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Spirituality, Expansion, And Compression
by Diana Robinson, Ph.D.

We may explore the universe and find ourselves, or we may explore ourselves and find the universe. It matters not which of these paths we choose. All that matters is that we explore, spurred and guided by the spirit of truth. Thus, learning, loving, and growing, we evolve toward our Ultimate Goal, knowing that the truths we add to ourselves we add to all, for we and the universe are one.

For many of us, I think spirituality has a lot to do with being able to tune in to feelings of an immensity beyond oneself. Perhaps this is one reason why there is so much connection between spiritual growth and time spent outside, attuned to nature, and in the desert. One can experience the feeling of expansiveness that comes from looking up to the sky, or to the stars, and realizing the hugeness of our surroundings. It cannot fail to be a source of wonder and inspiration for almost all of us.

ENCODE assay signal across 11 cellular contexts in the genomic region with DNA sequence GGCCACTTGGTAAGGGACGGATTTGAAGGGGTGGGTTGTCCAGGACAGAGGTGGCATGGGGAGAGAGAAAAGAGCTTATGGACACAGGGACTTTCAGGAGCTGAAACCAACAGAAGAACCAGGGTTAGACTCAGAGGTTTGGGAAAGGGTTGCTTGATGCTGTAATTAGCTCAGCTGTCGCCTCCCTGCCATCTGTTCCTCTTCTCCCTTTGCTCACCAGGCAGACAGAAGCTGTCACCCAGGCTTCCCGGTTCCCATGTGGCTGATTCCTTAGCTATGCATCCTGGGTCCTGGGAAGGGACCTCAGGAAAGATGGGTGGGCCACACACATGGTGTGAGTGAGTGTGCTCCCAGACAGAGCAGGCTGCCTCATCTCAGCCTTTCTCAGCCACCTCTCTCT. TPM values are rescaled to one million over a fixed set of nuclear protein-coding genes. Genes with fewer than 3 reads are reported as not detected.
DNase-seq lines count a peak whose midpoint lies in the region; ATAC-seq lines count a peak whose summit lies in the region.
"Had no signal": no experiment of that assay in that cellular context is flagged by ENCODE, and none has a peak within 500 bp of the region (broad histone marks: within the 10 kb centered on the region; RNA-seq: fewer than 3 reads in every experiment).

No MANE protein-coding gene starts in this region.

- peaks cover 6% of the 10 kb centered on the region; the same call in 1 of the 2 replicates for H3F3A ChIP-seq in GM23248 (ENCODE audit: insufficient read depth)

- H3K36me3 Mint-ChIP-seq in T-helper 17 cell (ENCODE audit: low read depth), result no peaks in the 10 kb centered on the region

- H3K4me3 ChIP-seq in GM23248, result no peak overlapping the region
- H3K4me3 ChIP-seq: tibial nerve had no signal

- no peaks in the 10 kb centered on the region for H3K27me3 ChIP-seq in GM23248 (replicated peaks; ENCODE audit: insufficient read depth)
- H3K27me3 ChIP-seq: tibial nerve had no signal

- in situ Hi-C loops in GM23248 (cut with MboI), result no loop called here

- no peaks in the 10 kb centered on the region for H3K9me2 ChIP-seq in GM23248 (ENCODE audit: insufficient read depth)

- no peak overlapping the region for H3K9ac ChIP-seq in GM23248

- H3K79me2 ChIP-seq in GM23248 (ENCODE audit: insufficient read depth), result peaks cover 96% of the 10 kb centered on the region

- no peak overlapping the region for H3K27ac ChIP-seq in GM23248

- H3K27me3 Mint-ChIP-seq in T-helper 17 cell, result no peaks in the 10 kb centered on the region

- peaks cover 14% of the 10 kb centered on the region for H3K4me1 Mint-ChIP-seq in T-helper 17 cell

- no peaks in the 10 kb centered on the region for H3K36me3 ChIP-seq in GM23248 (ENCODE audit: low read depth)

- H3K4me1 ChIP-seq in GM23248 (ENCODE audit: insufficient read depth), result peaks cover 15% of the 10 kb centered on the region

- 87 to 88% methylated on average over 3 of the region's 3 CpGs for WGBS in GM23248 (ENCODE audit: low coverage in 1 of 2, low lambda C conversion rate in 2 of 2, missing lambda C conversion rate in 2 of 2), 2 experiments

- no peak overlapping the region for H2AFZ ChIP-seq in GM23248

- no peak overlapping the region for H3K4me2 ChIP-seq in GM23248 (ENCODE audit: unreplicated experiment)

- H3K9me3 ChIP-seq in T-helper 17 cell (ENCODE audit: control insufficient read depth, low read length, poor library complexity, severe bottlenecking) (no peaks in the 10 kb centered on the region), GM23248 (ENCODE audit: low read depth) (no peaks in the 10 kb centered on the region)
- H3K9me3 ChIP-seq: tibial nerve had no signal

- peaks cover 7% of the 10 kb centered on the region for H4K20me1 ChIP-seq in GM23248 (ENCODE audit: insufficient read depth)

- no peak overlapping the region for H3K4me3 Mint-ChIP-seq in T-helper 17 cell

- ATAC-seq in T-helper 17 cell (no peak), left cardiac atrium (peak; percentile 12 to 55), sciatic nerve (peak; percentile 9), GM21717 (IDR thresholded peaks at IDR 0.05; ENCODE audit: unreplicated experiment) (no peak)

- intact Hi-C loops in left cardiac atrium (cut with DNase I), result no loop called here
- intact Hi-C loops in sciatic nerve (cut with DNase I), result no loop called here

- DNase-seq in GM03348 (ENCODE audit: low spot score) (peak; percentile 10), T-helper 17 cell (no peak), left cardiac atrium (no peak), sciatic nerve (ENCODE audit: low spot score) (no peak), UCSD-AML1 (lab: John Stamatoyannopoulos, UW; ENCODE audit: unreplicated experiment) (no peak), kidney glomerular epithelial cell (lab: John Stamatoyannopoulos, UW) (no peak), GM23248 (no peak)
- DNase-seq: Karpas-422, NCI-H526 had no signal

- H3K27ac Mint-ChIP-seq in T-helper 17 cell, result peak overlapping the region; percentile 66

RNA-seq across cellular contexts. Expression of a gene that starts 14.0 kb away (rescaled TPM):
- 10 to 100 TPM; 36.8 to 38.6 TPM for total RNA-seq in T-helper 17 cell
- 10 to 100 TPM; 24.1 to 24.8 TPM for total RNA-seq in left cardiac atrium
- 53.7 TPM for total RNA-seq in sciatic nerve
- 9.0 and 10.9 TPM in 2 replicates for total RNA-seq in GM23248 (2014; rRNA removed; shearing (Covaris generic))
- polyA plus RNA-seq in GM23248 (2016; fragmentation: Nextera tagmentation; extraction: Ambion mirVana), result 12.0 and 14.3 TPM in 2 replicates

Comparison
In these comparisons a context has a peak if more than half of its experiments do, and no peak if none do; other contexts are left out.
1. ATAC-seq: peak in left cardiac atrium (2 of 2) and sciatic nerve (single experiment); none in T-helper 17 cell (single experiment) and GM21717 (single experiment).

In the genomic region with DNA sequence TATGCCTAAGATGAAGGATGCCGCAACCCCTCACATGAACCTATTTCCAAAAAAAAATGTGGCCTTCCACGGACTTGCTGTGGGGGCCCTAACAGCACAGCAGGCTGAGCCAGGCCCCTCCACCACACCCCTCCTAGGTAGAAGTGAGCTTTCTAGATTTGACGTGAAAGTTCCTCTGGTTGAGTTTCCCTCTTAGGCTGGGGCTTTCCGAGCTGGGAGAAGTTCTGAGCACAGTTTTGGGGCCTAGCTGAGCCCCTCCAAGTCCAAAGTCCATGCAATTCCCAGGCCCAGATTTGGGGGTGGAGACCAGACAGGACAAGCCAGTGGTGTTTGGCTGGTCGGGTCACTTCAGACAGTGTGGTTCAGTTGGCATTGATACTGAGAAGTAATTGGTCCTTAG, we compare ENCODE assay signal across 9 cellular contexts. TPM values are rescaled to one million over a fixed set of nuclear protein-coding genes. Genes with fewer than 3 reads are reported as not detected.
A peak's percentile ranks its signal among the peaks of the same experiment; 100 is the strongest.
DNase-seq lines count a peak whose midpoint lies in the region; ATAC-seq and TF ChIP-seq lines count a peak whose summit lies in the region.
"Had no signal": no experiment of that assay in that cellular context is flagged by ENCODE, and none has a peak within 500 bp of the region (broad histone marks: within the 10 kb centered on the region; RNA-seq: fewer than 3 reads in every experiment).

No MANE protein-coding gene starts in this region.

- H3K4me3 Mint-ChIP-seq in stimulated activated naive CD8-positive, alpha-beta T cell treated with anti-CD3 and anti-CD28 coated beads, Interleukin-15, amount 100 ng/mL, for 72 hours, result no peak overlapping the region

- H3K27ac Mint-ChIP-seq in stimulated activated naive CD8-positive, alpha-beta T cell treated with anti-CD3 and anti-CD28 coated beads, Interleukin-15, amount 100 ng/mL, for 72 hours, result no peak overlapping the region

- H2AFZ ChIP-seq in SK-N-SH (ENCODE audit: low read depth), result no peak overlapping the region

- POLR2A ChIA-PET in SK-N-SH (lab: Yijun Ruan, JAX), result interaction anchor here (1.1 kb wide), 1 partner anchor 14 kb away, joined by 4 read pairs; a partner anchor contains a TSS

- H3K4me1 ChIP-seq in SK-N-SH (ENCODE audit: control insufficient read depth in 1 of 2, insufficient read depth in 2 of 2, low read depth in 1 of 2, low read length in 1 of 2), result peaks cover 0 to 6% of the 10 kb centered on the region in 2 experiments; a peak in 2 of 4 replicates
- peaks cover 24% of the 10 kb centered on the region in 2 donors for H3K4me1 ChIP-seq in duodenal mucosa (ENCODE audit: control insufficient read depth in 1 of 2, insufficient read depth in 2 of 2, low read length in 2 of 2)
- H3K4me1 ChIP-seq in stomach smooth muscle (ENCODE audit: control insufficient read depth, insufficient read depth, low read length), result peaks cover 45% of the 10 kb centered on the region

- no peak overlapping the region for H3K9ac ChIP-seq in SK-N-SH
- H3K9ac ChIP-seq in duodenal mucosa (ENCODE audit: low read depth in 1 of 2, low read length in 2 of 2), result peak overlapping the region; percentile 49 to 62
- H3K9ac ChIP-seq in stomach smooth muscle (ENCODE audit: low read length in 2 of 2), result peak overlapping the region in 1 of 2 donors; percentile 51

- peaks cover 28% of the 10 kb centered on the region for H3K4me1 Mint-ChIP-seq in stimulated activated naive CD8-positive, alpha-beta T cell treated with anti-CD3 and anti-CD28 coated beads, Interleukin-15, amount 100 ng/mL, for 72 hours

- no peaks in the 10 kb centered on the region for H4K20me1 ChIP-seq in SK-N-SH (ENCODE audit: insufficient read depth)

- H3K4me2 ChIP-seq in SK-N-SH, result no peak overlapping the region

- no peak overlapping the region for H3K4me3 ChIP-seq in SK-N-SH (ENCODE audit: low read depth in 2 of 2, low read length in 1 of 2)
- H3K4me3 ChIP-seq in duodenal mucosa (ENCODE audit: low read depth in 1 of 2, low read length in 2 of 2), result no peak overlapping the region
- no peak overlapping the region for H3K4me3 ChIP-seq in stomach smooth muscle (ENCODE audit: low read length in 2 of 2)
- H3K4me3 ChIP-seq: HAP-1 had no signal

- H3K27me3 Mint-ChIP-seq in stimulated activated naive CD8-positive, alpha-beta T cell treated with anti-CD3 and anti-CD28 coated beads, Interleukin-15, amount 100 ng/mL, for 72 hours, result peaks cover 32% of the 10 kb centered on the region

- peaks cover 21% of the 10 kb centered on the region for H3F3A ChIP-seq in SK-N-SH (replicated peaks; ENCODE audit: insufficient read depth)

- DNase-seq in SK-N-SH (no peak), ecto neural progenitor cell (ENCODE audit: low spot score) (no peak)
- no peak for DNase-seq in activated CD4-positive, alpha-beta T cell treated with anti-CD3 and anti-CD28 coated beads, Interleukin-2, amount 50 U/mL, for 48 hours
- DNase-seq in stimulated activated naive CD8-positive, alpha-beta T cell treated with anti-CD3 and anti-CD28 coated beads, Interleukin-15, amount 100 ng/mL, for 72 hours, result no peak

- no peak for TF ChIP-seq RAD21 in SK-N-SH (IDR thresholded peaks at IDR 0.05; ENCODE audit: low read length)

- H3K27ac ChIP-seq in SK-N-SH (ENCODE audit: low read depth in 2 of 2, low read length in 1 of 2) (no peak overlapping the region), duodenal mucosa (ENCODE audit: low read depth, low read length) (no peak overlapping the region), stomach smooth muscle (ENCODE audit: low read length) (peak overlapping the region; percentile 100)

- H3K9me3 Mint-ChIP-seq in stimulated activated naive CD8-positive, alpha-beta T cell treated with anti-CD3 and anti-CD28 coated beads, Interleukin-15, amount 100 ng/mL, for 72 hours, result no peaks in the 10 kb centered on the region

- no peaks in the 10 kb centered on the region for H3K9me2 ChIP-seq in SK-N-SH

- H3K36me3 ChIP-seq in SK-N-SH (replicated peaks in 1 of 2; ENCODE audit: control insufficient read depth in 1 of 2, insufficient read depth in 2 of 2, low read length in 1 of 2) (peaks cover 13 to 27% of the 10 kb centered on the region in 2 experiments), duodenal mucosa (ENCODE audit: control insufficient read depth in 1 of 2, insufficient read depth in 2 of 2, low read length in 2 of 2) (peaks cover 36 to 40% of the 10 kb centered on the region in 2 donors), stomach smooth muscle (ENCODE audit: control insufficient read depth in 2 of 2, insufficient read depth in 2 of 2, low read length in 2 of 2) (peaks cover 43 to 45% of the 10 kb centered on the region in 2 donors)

How truly amazing, then, is spiritual growth that happens when the reverse is true, when a person is cut off from nature, is shut in, confined, feeling not expansion but compression. What of the Roman Christians who had to hide in the catacombs? What of the spiritual writings that emerge from the horrors of the concentration camps?

Perhaps in some circumstances there is such compression that one is forced back into oneself, into one's essence. From there, if "good" maintains the stronger part of one's essence, comes the distillation of this good. In such compression there is room for very little, but the little that can come forth is a very intensely concentrated. (As a corollary to that, if the stronger part of one's essence is not "good," then beware!)

So, if both expansiveness and compression have their ways of inspiring spiritual growth, it would seem that it is in the humdrum of unchanging and un-noticing daily life that spirituality is most likely to be forgotten. It is the very humdrum-ness that lulls us into ceasing to explore ourselves and our universe. We forget that there is always more, whether it is explored by expansion or by compression.

Few of us would choose the path of compression, though sometimes it is thrust upon us through circumstances beyond our control. If given our options, we would usually prefer the path of expansion. That, however, usually IS an option, and one that we need to remember is open to us. It is a choice. When we are being seduced by the familiarity and comfort of the humdrum, let us never forget the call to expansion.

Copyright Diana Robinson, Ph.D. 2001.
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